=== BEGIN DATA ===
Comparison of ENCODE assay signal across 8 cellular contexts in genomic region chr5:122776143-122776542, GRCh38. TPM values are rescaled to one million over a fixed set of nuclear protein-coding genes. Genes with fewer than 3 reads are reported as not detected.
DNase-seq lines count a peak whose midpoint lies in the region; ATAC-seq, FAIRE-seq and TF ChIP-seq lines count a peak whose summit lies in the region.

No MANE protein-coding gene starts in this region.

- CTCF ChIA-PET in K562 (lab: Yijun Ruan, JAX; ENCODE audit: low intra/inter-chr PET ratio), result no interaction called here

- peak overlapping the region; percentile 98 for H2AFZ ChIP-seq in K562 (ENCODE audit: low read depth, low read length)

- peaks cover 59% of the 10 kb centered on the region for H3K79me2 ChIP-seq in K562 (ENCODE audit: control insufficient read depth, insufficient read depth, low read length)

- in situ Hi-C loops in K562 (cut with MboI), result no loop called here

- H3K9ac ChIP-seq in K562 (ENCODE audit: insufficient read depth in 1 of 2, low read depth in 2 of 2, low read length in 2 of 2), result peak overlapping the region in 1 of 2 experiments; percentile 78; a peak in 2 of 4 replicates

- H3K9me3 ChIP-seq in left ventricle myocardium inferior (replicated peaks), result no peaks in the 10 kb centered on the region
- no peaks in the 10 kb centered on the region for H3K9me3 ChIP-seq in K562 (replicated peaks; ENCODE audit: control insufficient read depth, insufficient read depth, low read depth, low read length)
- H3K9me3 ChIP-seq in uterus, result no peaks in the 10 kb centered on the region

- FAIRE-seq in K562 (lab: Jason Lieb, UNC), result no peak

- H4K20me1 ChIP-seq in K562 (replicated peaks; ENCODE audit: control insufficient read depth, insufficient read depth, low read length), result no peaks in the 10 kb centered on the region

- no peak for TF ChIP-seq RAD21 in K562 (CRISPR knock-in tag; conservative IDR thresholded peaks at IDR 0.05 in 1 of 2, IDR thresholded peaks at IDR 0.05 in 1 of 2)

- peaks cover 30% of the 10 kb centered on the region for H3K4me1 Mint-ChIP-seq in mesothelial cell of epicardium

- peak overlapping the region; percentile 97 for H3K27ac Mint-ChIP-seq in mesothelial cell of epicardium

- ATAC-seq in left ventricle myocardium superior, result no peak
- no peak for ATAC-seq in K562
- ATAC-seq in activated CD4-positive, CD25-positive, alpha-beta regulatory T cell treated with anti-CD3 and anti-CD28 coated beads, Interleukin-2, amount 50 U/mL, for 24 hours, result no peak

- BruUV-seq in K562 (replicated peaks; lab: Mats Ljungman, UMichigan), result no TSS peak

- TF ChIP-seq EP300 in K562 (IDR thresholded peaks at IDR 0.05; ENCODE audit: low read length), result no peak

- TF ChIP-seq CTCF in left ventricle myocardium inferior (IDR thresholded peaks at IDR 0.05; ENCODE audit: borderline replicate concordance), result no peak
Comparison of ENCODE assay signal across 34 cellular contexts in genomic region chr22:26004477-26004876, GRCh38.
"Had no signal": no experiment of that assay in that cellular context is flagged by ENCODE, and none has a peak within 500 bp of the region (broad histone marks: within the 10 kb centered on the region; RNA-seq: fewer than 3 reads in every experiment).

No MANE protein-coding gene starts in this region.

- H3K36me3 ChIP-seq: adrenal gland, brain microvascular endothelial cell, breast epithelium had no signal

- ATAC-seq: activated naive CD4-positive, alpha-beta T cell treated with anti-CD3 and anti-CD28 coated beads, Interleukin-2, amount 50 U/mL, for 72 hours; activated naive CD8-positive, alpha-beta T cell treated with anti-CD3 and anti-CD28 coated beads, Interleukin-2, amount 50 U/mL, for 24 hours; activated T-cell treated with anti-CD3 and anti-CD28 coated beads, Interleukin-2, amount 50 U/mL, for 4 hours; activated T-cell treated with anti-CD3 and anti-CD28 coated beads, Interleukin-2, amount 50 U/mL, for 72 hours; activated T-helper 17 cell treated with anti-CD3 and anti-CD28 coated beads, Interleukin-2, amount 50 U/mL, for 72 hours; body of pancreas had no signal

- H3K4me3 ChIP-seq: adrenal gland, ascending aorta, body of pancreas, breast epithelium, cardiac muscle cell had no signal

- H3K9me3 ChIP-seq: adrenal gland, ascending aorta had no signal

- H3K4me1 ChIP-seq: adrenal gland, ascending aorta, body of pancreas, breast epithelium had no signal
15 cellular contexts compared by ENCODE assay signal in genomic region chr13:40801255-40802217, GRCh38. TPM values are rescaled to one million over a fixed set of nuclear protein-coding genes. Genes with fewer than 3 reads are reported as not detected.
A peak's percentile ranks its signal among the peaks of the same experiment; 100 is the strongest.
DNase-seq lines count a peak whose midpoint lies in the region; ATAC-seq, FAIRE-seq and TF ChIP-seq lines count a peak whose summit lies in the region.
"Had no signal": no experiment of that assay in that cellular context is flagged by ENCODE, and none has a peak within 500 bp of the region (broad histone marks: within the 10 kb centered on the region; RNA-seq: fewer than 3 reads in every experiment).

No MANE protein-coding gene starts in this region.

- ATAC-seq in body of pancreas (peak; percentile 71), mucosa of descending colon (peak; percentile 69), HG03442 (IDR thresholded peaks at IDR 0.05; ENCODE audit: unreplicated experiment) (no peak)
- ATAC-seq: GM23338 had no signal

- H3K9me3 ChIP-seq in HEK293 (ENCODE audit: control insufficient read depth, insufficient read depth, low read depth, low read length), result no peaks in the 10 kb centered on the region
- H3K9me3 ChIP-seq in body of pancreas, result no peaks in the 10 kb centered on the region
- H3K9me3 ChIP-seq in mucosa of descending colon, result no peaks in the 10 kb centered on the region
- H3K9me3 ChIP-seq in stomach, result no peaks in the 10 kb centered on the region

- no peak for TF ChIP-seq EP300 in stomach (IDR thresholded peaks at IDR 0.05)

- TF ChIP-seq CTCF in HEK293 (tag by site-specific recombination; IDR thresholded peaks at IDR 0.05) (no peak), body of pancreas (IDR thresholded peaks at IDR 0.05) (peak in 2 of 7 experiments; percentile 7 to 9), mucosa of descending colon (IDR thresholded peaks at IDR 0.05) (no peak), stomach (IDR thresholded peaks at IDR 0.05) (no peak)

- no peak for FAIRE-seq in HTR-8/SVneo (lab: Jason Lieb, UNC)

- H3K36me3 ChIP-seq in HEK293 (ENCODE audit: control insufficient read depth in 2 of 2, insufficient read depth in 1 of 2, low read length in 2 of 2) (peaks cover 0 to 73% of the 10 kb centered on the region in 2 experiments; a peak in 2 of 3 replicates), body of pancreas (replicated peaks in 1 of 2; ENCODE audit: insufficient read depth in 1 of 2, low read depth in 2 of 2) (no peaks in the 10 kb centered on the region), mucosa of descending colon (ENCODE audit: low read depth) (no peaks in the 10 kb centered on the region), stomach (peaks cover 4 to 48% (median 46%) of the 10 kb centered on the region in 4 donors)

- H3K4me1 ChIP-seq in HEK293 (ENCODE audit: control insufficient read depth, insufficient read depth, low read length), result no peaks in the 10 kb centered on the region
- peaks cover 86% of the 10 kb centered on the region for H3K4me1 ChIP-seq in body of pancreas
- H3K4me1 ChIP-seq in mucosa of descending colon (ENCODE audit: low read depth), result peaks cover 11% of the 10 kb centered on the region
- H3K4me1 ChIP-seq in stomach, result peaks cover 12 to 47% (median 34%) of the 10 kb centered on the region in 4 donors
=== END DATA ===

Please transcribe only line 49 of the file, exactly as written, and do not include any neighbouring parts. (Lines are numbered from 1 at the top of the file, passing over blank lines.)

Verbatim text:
- H3K4me1 ChIP-seq in stomach, result peaks cover 12 to 47% (median 34%) of the 10 kb centered on the region in 4 donors